What to Expect from Health Care in the Next 5 Years Towers Watson NBGH Survey 2013

Employers who provide health insurance are getting much more aggressive in 2013 and beyond in terms of increasing employees’ responsibilities for staying well and taking our meds, shopping for services based on cost and value, and paying doctors based on their success with patients’ health outcomes and quality of care. Furthermore, nearly one-half expect that technologies like telemedicine, mobile health apps, and health kiosks in the back of grocery stores and pharmacies are expected to change the way people regularly receive health care.

What’s behind this? Increasing health care costs, to be sure, explains the 18th annual survey from the National Business Group on Health and Towers Watson. While most employers still plan to sponsor health benefits over the next five years, the outlook gets cloudy in companies’ ten-year crystal ball.

The chart illustrates some things to expect in the health care marketplace over the next 5 years. The most likely change in the health care scene will be the growth of price transparency, where consumers will be able — and expected to — access online information sources comparing health providers’ services, quality metrics and prices for procedures, visits, and pills. Examples of this include Castlight Health, which recently announced an alliance with WellPoint, the health plan, to provide so-called Reference Based Benefits which will enable consumers to shop for health services based on a reference (comparison) price; Red Brick and Clear Cost Health, working together to develop a health price transparency tool incorporating social networks and gaming; and, the Federal government’s Hospital Compare website, which continues to be updated with more information on local hospital prices.

The second new feature to expect from the health system over the next few years is fast-adoption of new technologies to deliver health care outside of the doctor’s office, such as telehealth/telemedicine, Skype-type visits over the Internet with physicians and therapists, and interactive health kiosks in retail stores. Think of these as bringing more self-service to health care.

A third new aspect for health care is health plans paying for quality and value. This means that doctors and hospitals will have to deliver on good outcomes; the right treatment in the right place (inpatient, outpatient, ambulatory, doctor’s office, retail clinic or via Internet) at the right time; and, managing chronic health conditions to maximize a patient’s productivity (like returning to work successfully managing the condition), avoiding hospital admissions and re-admissions, and “frequent flier” visits to the emergency room for avoidable medical mishaps.

In the next year (2013-2014), companies will focus their health care strategies on the following tactics:

  • 55% will focus on staying up to date and complying with health reform (ObamaCare, the Affordable Care Act)
  • 36% will educate employees to be more informed consumers of health care (e.g., driving greater price transparency, quality care information, treatment decision support)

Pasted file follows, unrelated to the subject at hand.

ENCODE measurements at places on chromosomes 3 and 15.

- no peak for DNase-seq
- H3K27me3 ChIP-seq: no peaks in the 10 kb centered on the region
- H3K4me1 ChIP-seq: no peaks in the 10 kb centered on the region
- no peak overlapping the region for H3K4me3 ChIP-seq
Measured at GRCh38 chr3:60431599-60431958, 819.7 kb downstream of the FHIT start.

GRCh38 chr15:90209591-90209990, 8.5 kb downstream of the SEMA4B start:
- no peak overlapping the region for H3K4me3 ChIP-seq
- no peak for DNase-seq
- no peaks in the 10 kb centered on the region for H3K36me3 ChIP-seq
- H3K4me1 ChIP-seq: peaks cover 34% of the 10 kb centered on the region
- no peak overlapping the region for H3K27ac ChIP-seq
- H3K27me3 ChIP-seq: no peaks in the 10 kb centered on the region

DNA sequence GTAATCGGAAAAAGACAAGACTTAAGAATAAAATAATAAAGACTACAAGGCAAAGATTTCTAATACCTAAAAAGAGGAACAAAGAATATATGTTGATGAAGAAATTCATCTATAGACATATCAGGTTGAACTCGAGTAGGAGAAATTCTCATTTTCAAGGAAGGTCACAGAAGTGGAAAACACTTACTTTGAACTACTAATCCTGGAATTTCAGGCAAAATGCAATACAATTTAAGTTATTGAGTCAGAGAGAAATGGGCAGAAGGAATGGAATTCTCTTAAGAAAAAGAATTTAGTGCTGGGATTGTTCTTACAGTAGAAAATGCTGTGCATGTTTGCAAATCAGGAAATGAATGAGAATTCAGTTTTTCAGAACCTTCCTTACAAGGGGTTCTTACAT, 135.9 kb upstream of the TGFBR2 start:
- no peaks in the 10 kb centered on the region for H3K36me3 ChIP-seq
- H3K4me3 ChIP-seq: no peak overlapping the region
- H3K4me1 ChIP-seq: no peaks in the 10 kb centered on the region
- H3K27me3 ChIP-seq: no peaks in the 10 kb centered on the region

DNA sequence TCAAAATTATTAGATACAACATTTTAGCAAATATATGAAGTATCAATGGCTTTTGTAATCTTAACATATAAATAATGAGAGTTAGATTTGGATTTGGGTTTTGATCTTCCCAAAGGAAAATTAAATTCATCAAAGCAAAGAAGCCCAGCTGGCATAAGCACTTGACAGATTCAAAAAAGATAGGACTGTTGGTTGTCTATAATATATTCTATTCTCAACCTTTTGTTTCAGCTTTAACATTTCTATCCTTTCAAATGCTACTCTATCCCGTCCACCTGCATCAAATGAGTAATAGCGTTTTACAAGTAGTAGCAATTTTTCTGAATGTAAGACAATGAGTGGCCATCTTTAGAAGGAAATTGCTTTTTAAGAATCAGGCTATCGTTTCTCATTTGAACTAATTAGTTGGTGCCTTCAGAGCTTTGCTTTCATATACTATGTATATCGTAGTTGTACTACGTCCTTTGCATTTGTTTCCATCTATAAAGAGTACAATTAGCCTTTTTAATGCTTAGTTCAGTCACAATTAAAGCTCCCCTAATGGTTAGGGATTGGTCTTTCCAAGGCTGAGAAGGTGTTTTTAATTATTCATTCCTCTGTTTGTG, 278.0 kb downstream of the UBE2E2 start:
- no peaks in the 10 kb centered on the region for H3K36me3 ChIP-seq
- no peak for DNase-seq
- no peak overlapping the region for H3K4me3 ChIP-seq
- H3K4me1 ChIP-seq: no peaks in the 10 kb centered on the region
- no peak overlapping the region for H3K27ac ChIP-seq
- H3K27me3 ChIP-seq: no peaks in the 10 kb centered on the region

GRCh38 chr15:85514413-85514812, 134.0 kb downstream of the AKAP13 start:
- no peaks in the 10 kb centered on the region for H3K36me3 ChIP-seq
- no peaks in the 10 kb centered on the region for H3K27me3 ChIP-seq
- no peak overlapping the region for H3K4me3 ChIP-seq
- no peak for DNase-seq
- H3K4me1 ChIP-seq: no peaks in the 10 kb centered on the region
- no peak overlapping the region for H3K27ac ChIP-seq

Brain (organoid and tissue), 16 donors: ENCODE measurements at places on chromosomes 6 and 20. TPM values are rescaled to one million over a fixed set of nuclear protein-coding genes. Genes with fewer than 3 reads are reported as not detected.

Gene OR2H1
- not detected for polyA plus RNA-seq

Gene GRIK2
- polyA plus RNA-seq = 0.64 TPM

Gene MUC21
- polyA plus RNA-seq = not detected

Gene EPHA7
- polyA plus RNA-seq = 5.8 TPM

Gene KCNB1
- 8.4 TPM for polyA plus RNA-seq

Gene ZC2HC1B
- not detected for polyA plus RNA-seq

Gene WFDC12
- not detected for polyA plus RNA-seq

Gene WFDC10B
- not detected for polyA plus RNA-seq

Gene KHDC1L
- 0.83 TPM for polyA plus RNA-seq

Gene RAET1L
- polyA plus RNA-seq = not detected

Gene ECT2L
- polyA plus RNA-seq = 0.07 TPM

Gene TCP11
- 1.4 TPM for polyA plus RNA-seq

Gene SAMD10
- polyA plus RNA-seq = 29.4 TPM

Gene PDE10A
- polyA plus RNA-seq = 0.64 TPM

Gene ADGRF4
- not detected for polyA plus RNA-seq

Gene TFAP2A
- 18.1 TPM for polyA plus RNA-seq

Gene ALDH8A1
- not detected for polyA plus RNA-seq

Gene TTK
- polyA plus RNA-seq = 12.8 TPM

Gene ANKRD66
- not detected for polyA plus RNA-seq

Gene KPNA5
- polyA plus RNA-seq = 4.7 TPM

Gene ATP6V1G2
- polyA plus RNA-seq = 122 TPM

• 34% will develop a workplace culture promoting health and wellbeing
  • 25% will adopt/expand use of financial incentives to encourage healthy behaviors (e.g., like lowering BMI and quitting smoking)
    22% will expand healthy lifestyle activities
  • 20% will review health benefits as part of total compensation.

Wellness programs will be especially targeted to smoking cessation (among one-third of employers), and implementing a serious “stick” to employees who smoke: 42% of companies will use a “surcharge” for tobacco users at about $50 a month — resulting in a kind of smoking tax on employees who smoke.

On the other hand, more companies will adopt “carrots” — incentives — to promote healthier living. More than two-thirds of companies offer financial incentives to employees who participate in wellness programs, which will rise to 81% of employers doing so in 2014.

Health Populi’s Hot Points:  People who receive health benefits from work should pay attention to these major changes in the health market which will force us to adapt to new ways of receiving and paying for health care:

  1. Find trustworthy, easy-to-understand sources of health care price and quality information
  2. SoloHealthLearn to shop based on quality and price of health services
  3. Ask friends, family and other people in your social network who may be managing a health condition you’re managing for referrals to providers they trust
  4. Take advantage of wellness programs at work: these can be worth hard dollars to you, as well as premium discounts where employers use that tactic to keep employees working on health and wellness
  5. Quit smoking ASAP: it’s good for your health, your family’s and friends’ health, as well as your personal finances
  6. Be open to receiving care outside of the doctor’s office: try out the new health kiosk at Walmart, Target, the pharmacy, or your grocery store: it’s the new, cool blood pressure cuff! Here’s an example of one found at Walmart called SoloHealth.

For more on price transparency, read a summary on the recent Congressional testimony to the Senate Finance Committee from June 18, 2013 here.

For more on health care everywhere, see: Primary Care, Everywhere, from California HealthCare Foundation.

For more on mental health services, such as counseling and therapy, via Skype-type technologies, see: The Online Couch: Mental Healthcare on the Web, from California HealthCare Foundation.